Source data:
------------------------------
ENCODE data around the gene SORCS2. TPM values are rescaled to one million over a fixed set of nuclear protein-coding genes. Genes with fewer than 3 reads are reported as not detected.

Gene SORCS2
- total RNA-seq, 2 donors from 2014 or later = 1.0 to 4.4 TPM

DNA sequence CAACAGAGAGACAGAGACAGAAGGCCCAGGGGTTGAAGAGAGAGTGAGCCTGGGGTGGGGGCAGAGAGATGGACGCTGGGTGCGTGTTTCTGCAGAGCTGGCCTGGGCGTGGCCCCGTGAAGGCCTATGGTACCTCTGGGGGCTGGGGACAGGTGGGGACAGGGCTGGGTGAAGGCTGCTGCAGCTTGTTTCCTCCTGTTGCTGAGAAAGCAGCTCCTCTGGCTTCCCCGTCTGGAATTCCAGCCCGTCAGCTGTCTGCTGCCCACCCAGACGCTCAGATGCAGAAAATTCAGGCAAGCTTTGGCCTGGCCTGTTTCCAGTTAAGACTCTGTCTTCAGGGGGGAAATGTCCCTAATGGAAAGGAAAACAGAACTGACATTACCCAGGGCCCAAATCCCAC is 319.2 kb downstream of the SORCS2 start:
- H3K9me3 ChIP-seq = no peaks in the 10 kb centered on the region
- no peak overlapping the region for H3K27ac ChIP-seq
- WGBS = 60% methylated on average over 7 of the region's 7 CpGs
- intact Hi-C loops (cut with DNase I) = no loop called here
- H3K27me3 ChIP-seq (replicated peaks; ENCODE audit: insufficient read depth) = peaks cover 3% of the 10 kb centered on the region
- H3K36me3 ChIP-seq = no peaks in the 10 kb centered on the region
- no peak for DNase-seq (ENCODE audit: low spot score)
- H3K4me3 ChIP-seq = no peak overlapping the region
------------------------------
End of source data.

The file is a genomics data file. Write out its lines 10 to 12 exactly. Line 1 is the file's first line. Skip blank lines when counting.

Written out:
- H3K36me3 ChIP-seq = no peaks in the 10 kb centered on the region
- no peak for DNase-seq (ENCODE audit: low spot score)
- H3K4me3 ChIP-seq = no peak overlapping the region